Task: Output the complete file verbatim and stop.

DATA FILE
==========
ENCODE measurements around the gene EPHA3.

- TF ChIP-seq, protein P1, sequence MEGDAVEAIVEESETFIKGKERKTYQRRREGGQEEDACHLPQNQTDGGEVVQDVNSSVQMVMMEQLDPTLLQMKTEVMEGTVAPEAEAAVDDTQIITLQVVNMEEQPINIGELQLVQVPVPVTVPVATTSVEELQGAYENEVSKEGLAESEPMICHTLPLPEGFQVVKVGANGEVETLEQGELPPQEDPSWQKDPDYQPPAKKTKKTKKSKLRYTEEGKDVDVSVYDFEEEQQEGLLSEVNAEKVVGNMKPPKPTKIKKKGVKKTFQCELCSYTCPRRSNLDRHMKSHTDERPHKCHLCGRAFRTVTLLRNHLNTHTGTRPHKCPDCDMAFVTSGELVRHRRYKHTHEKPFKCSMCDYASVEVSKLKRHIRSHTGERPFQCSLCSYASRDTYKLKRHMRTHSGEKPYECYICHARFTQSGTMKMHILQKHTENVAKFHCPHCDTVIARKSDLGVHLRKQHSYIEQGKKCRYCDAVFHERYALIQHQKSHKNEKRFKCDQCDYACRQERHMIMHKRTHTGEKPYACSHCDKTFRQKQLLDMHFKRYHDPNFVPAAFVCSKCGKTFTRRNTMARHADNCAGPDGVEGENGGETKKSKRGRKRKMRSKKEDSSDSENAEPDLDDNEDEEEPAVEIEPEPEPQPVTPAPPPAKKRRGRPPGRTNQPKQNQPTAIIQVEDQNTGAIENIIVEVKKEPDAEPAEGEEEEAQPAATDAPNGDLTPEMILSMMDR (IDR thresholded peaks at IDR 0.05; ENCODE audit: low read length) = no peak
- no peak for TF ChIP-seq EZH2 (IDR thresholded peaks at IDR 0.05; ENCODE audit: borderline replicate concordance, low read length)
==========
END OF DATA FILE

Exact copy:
ENCODE measurements around the gene EPHA3.

- TF ChIP-seq, protein P1, sequence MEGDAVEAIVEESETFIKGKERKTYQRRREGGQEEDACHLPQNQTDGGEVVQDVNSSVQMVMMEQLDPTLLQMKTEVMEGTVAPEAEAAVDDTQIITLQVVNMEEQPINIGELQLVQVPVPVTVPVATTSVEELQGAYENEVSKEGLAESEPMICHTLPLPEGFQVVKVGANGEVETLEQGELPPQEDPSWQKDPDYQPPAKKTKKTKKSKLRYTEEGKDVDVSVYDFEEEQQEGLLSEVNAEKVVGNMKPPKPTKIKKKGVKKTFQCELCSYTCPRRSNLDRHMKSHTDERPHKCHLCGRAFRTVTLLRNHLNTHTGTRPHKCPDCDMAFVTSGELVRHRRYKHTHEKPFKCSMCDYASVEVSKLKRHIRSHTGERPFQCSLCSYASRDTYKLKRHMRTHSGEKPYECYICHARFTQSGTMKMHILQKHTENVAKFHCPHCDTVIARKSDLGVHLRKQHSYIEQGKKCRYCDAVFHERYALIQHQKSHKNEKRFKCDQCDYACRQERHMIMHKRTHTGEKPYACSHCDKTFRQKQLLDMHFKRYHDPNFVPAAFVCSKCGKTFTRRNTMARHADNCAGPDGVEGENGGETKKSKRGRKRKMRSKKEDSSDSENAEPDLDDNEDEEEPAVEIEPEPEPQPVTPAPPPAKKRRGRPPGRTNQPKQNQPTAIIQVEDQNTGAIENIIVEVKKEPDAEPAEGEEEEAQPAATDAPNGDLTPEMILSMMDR (IDR thresholded peaks at IDR 0.05; ENCODE audit: low read length) = no peak
- no peak for TF ChIP-seq EZH2 (IDR thresholded peaks at IDR 0.05; ENCODE audit: borderline replicate concordance, low read length)